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16 March 2020

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How to keep your company’s data and network secure whilst working from home

More and more staff will be working from home during the coronavirus outbreak. However, this is likely to put them at risk of being hacked. They could be accessing sensitive company data, using weak computer security settings. Hackers can easily take advantage of this to get inside the company network and steal that data and more.

Remote working should not be challenging. Accessing the internet is easy enough. Cloud office suites and SaaS (software as a service) applications enable a seamless move from office to home. However, most organisations will not have supported quite so many staff working remotely, and employees themselves may be a little rusty in observing the protocols when working from home.


What staff need to do

For staff the rules are simple. The key is that cyber criminals rely on your feelings of safety in your own home:

  • Passwords do matter: Strengthen the passwords you use. Particularly those to log on to email or work applications. They should be at least 12 characters long, including a mix of numbers, symbols and upper and lower-case letters.
  • Be alert to phishing: If you receive an email with an unusual request, check the sender’s details carefully. If you are still unsure, don’t respond in any way. Do not click on unknown or suspicious links. Unexpected emails about coronavirus are likely to be malicious!
  • Secure your device: If you use a company laptop for personal items, this can create a security risk. The risk is even greater if you use your personal computer for work. If you do, take advice about uploading a strong anti-virus and security package.
  • Check the safety of your wi-fi: Unsecured wi-fi networks are easy for cyber criminals to crack. Protect your home network with a strong password. If possible, use a VPN (Virtual Private Network) connection, which encrypts data travelling between your computer and the company network. Do not connect to unsecured public networks – particularly in hotels and coffee bars.


What companies need to do

For companies the rules are also simple. They just need a little forethought:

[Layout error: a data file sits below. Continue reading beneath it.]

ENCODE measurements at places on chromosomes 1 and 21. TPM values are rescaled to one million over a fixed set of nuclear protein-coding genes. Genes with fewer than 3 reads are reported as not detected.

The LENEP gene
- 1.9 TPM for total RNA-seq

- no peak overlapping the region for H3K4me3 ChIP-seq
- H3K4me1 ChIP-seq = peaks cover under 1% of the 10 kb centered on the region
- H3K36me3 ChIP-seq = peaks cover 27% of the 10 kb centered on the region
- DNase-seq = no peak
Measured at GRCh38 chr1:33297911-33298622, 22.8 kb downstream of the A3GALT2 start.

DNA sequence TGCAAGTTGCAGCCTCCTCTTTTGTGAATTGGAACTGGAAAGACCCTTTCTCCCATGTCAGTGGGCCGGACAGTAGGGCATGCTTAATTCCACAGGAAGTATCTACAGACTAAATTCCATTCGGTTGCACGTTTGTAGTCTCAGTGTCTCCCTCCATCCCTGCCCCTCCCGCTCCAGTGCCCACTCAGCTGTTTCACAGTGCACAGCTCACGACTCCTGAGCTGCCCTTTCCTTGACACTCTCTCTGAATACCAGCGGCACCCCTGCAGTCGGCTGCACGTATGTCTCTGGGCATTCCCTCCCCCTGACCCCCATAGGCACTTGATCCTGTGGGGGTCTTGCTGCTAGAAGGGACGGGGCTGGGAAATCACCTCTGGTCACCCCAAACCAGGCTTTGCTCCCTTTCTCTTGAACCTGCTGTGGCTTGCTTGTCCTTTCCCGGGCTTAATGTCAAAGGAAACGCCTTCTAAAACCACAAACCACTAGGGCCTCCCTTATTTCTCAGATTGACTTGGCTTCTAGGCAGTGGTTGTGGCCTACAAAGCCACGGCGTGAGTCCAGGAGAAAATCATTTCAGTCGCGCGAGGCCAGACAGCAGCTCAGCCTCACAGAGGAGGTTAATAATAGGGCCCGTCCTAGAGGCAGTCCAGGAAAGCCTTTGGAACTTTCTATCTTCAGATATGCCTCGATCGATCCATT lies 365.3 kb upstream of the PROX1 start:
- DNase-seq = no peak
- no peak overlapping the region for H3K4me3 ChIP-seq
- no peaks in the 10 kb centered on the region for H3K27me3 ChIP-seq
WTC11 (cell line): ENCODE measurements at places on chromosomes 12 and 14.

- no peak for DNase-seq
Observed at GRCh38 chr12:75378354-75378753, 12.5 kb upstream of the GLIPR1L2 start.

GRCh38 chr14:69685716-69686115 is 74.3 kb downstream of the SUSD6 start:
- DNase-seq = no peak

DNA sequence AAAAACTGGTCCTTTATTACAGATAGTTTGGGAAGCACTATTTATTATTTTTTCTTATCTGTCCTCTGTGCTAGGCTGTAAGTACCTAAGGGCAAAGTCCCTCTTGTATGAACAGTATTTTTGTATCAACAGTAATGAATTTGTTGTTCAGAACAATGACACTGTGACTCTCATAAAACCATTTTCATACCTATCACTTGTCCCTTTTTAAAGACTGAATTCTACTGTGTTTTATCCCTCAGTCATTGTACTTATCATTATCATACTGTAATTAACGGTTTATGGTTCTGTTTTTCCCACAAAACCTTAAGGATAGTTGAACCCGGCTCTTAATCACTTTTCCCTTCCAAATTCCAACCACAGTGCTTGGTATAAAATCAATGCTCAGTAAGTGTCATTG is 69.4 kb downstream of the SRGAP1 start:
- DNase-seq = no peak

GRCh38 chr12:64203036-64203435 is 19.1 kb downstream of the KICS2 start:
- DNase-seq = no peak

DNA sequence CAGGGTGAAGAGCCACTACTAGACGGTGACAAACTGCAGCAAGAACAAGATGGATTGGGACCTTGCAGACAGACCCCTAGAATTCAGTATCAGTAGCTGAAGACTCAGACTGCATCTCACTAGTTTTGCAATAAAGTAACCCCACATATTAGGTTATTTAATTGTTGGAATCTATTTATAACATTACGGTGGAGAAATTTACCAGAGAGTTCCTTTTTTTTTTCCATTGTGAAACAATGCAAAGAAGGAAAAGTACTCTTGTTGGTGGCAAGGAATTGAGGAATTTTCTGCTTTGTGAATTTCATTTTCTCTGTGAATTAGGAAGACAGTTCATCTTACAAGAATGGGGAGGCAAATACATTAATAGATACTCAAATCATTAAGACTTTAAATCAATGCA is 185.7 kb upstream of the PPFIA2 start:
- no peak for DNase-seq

• Trust no-one: Set up your remote access system on the principle that everything must be verified. Use multi-factor authentication (password plus). Encrypt links using VPN or, better still, SDP (software-defined perimeter) which enables one-to-one authenticated connections between the user and the resource they are accessing.
  • Classify your data: Identify, label and lock-in your sensitive data, ensuring that only appropriately authorised staff can access it.
  • Group your staff: Be clear who has access to what information. Ensure that levels of access correlate with levels of data sensitivity, and can be authenticated.
  • Check every endpoint: Be certain you can identify the non-office devices you allow onto the system and that they have the right level of security. Devise an action plan to handle any cyber threats from data leakage to attacks from devices on the system.
  • Stress-test your system: Ensure it can handle the volume of traffic as your staff increasingly work from home.


James Groves, Commercial Division Assistant Manager comments,

“These practical security principles will help companies protect their data and networks against hackers at both ends of the connection. A robust cyber insurance policy can give your business further peace of mind. Centor also offers an e-learning platform, designed to develop your employees’ understanding of cyber risk and equipping them with the knowledge to spot these threats and avoid them.”


For more information, get in touch with:

James Groves

020 7330 8707

For more information on Cyber Awareness Training, click here.